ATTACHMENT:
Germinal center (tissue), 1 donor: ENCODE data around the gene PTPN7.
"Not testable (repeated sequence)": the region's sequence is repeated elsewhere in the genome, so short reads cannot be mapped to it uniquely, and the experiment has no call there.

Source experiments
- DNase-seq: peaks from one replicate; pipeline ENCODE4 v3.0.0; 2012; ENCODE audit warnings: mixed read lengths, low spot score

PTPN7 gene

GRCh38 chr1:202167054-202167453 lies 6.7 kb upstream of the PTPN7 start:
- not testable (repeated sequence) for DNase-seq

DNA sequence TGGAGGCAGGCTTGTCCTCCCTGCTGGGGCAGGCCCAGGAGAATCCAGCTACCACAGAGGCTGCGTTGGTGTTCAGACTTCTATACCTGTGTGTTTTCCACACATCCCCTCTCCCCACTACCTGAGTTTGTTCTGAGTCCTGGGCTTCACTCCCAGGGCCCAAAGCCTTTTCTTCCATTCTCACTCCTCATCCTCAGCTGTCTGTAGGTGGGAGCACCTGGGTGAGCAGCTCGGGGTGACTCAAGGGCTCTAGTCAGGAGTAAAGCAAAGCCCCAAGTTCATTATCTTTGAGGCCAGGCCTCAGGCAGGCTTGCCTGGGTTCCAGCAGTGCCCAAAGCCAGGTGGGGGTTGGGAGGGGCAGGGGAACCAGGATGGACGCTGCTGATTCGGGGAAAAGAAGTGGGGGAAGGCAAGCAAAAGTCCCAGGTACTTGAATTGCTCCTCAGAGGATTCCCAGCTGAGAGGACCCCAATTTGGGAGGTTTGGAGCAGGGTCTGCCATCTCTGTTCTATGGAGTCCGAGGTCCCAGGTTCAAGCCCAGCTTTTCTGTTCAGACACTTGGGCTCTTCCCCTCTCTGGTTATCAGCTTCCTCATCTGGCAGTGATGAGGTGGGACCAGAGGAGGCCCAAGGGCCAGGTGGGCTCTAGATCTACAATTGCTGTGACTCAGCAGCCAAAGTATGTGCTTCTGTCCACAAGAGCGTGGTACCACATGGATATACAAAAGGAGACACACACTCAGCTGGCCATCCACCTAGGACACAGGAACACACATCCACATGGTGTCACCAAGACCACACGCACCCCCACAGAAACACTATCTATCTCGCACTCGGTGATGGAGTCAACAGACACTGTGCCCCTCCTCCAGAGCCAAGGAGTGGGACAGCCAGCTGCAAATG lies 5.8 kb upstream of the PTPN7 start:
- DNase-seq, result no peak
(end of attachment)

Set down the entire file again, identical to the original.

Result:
Germinal center (tissue), 1 donor: ENCODE data around the gene PTPN7.
"Not testable (repeated sequence)": the region's sequence is repeated elsewhere in the genome, so short reads cannot be mapped to it uniquely, and the experiment has no call there.

Source experiments
- DNase-seq: peaks from one replicate; pipeline ENCODE4 v3.0.0; 2012; ENCODE audit warnings: mixed read lengths, low spot score

PTPN7 gene

GRCh38 chr1:202167054-202167453 lies 6.7 kb upstream of the PTPN7 start:
- not testable (repeated sequence) for DNase-seq

DNA sequence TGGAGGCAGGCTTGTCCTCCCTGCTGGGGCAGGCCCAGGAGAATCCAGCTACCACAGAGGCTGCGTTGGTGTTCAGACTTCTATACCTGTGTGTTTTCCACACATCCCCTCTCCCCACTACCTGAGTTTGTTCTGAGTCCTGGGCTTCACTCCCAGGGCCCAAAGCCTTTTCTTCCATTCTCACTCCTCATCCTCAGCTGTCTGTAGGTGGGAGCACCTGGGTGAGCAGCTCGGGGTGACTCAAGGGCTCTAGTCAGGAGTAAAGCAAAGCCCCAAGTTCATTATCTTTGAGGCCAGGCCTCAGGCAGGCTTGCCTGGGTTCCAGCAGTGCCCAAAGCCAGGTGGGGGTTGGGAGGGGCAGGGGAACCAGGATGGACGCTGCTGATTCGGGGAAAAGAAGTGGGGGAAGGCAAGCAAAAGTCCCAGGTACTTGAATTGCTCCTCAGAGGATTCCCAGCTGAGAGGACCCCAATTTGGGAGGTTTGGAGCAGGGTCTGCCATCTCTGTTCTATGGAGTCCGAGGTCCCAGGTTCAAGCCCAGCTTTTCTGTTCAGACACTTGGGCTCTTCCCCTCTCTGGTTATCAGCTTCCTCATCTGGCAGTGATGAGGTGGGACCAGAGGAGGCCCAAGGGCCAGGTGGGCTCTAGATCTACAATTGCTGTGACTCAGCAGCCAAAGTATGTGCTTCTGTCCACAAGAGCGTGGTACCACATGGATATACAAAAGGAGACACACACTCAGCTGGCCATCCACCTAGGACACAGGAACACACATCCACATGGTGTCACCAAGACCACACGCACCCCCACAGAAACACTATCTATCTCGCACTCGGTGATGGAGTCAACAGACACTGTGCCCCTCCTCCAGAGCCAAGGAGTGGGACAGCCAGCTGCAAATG lies 5.8 kb upstream of the PTPN7 start:
- DNase-seq, result no peak